World War II: Interview with Czech Ace Frantisek Perina
Frantisek Perina, one of France's outstanding fighter pilots during the dark days of 1940, was an expatriate Czech in the cockpit of an American-built Curtiss Hawk.
Interview by Jon Guttman
As Adolf Hitler's quest for Lebensraum ("living space") expanded beyond the original boundaries of Germany into the ethnically German Sudetenland of Czechoslovakia, and then into Czechoslovakia itself in the late 1930s, thousands of Czechoslovakian soldiers and airmen escaped to foreign countries. They knew that war was inevitable, and they hoped to participate, to assist in the liberation of their country.
Frantisek Perina (pronounced "PEAR-zhi-nah") was typical of those exiled warriors. Like many, once out of Czechoslovakia he offered his services to the French. When France fell, he fought on with the British. A champion competition flier in the Czechoslovakian air force before World War II, he was credited during the Battle of France with 11 aerial victories in less than three weeks--earning the status of "ace" in only two days. He achieved that record at the controls of a Curtiss H-75A, the French designation for the P-36 Hawk, a former mainstay of the U.S. Army Air Corps that had already become outdated by 1939. France had felt compelled to import the American aircraft to make up for a lamentable shortage of its own suitable fighter aircraft.
Despite its obsolescence, the Hawk had a remarkably varied career during World War II, seeing combat with the air forces of France, the United States (scoring the first aerial victory over Pearl Harbor on December 7, 1941), Britain, the Netherlands, Thailand, Vichy France and Finland.
Military History senior editor Jon Guttman interviewed Perina shortly before he left the United States to return home to the Czech Republic.
Military History: What was your background prior to taking up a career in aviation?
Perina: I was born on April 8, 1911, in Morkuvky, in southern Moravia. I was brought up a country boy on a small farm--the nearest big city was the provincial capital of Brno, 20 miles from my home. It was not until I was 14 that I actually went to Brno. I had five years of elementary school, followed by three in grammar school, after which I learned a trade at vocational school. At the same time, I trained for three years as an apprentice to be a machinist. I finished my apprenticeship at age 18, but I only worked six or seven months after that.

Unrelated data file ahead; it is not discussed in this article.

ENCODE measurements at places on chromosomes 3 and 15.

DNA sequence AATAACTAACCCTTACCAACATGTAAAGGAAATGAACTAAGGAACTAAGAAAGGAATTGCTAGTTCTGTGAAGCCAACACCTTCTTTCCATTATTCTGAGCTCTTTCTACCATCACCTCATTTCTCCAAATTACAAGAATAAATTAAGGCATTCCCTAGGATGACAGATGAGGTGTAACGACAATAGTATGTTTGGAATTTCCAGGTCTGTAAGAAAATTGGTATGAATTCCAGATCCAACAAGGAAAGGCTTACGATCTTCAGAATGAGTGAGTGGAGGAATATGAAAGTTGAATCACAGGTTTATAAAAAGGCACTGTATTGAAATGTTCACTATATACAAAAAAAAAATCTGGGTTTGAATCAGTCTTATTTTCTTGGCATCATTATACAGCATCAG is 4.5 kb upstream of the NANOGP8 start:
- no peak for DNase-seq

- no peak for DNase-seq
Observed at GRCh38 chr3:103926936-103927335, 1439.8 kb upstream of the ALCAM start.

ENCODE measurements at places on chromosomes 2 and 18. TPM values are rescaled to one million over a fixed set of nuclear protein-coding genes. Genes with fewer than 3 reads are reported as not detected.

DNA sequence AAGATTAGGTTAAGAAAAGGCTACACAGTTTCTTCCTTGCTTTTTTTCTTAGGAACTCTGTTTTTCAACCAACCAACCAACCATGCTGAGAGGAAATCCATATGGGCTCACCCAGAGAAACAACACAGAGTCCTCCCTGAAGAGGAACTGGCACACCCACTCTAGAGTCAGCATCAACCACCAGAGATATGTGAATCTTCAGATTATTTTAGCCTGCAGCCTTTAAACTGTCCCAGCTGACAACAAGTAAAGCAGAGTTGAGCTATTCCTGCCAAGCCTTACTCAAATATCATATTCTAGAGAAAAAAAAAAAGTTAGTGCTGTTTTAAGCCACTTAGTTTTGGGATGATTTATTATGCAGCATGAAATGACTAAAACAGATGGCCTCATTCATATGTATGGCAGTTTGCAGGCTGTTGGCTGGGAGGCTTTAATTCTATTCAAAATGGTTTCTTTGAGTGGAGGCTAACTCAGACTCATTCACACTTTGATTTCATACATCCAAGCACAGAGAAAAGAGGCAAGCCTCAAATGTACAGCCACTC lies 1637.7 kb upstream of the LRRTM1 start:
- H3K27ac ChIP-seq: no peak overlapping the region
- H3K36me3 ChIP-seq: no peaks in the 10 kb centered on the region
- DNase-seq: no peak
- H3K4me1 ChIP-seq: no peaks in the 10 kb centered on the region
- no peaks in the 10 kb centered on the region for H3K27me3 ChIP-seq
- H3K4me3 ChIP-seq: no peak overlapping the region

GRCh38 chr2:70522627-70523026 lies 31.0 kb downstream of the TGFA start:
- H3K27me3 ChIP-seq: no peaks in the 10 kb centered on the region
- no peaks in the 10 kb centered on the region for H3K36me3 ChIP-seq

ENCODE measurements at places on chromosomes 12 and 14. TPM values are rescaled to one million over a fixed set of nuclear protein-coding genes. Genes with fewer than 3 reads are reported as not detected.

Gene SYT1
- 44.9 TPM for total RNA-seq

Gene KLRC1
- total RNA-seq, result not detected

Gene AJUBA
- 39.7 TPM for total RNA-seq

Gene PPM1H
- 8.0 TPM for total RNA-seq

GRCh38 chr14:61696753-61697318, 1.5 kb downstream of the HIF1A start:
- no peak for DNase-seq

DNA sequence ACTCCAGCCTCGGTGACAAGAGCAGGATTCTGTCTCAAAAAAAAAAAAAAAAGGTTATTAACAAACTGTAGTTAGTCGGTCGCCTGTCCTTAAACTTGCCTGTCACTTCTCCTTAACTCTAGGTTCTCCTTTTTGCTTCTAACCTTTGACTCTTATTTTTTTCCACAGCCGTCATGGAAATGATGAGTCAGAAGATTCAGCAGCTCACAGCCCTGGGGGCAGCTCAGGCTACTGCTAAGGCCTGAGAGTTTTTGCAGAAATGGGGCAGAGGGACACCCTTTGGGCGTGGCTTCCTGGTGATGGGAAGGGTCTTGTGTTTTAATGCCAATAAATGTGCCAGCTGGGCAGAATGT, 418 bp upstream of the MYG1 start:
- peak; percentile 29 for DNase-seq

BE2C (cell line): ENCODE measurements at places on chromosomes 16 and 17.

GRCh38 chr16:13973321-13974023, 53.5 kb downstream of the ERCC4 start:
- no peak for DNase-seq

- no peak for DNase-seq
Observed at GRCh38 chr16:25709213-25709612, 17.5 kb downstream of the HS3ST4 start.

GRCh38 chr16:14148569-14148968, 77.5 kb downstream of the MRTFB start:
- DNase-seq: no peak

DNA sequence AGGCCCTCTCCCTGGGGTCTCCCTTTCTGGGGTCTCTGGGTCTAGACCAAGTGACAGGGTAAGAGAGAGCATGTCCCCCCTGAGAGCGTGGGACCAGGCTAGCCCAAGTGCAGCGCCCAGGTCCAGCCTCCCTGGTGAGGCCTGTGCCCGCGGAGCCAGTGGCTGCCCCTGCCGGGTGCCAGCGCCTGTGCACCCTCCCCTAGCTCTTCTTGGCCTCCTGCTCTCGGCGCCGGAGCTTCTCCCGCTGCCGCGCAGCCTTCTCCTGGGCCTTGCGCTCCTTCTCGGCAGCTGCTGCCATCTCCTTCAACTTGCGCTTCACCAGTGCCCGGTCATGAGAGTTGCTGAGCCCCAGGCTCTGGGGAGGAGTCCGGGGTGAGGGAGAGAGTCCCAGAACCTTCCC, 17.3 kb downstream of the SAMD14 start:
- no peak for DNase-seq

MH: Why is that?
Perina: About that time, I saw an air show at Brno and liked it so much that when I saw a recruiting advertisement for the Czechoslovakian air force in the newspaper, I went right to the military department to ask for an application for military air school. I started training at Prostejov airfield on October 1, 1929.
MH: What was your training like?
Perina: I started out on the Letov S-10 Sardinka (sardine), which was based on a World War I Austrian design. Many Czech training aircraft were left over from World War I, but more modern indigenous designs were taking their place. I next trained on the Letov S-14 and the Avia S-18 Komar (mosquito), which was a very good trainer.
MH: How long did it take for you to become a qualified pilot?
Perina: I had had only two hours of dual-control flying. My instructors wanted me to solo after my sixth flight. The commander of the base would not let me go earlier, but I learned pretty fast.